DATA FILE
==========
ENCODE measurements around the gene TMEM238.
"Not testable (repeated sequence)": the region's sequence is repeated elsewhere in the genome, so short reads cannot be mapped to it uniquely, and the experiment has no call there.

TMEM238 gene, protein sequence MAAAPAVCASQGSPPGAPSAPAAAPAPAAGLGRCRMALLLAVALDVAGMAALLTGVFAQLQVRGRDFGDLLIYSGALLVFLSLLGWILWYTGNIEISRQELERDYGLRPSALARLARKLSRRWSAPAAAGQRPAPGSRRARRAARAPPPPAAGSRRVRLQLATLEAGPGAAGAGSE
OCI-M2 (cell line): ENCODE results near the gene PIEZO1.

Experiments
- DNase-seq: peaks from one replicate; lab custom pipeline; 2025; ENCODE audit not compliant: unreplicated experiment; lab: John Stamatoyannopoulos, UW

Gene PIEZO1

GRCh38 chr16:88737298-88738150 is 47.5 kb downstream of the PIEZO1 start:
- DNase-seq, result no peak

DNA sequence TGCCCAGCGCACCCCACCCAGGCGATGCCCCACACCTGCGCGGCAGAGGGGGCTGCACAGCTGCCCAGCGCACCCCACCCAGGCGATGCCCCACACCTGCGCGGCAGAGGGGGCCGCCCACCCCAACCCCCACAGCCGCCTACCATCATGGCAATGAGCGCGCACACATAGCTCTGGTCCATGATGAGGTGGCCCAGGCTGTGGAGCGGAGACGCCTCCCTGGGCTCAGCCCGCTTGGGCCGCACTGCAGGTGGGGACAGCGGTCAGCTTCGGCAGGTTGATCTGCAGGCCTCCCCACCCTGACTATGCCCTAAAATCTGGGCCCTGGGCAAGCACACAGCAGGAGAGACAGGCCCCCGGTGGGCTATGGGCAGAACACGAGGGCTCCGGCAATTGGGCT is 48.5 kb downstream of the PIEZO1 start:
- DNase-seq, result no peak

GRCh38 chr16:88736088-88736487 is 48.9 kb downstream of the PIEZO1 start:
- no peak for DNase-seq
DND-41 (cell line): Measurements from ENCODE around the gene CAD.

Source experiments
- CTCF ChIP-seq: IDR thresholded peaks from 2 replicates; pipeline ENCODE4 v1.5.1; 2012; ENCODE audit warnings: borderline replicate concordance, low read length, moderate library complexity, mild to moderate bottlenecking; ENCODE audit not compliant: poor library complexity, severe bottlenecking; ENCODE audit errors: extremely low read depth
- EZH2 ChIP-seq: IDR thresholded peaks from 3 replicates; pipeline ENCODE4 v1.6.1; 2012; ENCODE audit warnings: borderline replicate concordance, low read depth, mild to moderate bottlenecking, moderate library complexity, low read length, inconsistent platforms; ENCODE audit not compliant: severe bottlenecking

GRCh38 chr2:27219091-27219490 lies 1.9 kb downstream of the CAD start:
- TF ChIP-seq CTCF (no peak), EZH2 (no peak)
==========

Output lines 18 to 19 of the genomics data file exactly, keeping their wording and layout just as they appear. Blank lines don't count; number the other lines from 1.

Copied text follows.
GRCh38 chr2:27219091-27219490 lies 1.9 kb downstream of the CAD start:
- TF ChIP-seq CTCF (no peak), EZH2 (no peak)